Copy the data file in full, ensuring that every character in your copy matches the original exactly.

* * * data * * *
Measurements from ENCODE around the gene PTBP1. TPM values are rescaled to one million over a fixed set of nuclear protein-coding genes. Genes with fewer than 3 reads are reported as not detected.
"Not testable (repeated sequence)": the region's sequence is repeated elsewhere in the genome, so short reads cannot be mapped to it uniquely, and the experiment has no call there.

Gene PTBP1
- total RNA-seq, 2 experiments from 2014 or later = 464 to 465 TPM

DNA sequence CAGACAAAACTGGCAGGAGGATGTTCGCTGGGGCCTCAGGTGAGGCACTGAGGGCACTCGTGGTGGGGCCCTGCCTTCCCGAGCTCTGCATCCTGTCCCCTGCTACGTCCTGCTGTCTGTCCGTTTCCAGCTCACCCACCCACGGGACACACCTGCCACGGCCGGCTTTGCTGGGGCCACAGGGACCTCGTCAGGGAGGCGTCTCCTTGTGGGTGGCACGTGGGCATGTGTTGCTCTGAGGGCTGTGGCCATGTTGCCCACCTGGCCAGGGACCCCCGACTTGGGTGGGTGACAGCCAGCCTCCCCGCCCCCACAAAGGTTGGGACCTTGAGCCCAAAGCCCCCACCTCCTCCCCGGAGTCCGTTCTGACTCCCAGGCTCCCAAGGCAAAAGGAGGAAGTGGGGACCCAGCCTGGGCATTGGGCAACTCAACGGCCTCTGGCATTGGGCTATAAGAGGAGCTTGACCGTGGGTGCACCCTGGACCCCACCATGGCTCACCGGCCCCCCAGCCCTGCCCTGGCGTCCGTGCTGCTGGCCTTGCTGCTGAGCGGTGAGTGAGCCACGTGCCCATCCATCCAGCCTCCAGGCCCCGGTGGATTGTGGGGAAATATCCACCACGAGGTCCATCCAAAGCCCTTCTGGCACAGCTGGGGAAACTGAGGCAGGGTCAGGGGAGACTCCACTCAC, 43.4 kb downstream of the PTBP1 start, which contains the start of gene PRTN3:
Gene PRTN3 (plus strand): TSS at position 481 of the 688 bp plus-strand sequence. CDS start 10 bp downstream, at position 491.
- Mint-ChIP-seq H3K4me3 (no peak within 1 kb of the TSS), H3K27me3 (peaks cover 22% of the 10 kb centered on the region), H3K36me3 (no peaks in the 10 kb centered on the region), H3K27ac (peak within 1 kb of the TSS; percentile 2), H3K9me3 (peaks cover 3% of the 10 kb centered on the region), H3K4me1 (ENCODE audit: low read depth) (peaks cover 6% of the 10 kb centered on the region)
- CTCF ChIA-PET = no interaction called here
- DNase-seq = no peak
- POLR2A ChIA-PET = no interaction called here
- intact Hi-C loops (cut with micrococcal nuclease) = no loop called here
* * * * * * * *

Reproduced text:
Measurements from ENCODE around the gene PTBP1. TPM values are rescaled to one million over a fixed set of nuclear protein-coding genes. Genes with fewer than 3 reads are reported as not detected.
"Not testable (repeated sequence)": the region's sequence is repeated elsewhere in the genome, so short reads cannot be mapped to it uniquely, and the experiment has no call there.

Gene PTBP1
- total RNA-seq, 2 experiments from 2014 or later = 464 to 465 TPM

DNA sequence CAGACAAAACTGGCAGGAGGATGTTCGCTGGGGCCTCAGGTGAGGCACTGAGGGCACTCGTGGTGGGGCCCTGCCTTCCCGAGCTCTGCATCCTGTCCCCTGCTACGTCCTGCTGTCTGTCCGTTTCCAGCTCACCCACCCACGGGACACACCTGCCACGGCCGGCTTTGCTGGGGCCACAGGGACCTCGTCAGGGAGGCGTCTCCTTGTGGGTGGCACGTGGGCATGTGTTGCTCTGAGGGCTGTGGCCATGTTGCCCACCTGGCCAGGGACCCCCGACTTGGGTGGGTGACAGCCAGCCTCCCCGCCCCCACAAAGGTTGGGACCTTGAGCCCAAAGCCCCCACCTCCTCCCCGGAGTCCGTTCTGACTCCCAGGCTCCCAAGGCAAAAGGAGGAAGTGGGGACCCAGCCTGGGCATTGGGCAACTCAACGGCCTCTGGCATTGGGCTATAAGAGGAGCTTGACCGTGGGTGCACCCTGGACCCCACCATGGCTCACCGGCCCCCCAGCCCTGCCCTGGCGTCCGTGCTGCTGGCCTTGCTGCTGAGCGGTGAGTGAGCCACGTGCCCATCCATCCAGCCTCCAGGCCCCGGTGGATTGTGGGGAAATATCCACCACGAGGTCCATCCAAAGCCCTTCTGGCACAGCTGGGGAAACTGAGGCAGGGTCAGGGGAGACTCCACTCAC, 43.4 kb downstream of the PTBP1 start, which contains the start of gene PRTN3:
Gene PRTN3 (plus strand): TSS at position 481 of the 688 bp plus-strand sequence. CDS start 10 bp downstream, at position 491.
- Mint-ChIP-seq H3K4me3 (no peak within 1 kb of the TSS), H3K27me3 (peaks cover 22% of the 10 kb centered on the region), H3K36me3 (no peaks in the 10 kb centered on the region), H3K27ac (peak within 1 kb of the TSS; percentile 2), H3K9me3 (peaks cover 3% of the 10 kb centered on the region), H3K4me1 (ENCODE audit: low read depth) (peaks cover 6% of the 10 kb centered on the region)
- CTCF ChIA-PET = no interaction called here
- DNase-seq = no peak
- POLR2A ChIA-PET = no interaction called here
- intact Hi-C loops (cut with micrococcal nuclease) = no loop called here